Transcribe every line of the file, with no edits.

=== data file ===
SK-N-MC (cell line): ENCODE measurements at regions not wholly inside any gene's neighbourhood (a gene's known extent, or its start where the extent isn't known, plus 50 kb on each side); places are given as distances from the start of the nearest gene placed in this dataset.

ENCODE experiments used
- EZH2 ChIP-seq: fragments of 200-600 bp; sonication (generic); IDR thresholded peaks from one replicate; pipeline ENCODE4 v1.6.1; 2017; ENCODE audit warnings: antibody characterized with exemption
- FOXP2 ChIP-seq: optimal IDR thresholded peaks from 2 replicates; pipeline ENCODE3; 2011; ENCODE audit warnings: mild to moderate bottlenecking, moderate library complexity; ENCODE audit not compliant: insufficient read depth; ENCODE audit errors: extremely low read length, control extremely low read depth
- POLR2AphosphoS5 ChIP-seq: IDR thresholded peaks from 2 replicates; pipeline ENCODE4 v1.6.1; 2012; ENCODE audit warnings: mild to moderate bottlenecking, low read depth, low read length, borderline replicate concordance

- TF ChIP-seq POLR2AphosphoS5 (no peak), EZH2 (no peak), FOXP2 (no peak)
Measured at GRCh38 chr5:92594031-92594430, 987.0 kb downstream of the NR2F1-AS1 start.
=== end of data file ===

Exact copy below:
SK-N-MC (cell line): ENCODE measurements at regions not wholly inside any gene's neighbourhood (a gene's known extent, or its start where the extent isn't known, plus 50 kb on each side); places are given as distances from the start of the nearest gene placed in this dataset.

ENCODE experiments used
- EZH2 ChIP-seq: fragments of 200-600 bp; sonication (generic); IDR thresholded peaks from one replicate; pipeline ENCODE4 v1.6.1; 2017; ENCODE audit warnings: antibody characterized with exemption
- FOXP2 ChIP-seq: optimal IDR thresholded peaks from 2 replicates; pipeline ENCODE3; 2011; ENCODE audit warnings: mild to moderate bottlenecking, moderate library complexity; ENCODE audit not compliant: insufficient read depth; ENCODE audit errors: extremely low read length, control extremely low read depth
- POLR2AphosphoS5 ChIP-seq: IDR thresholded peaks from 2 replicates; pipeline ENCODE4 v1.6.1; 2012; ENCODE audit warnings: mild to moderate bottlenecking, low read depth, low read length, borderline replicate concordance

- TF ChIP-seq POLR2AphosphoS5 (no peak), EZH2 (no peak), FOXP2 (no peak)
Measured at GRCh38 chr5:92594031-92594430, 987.0 kb downstream of the NR2F1-AS1 start.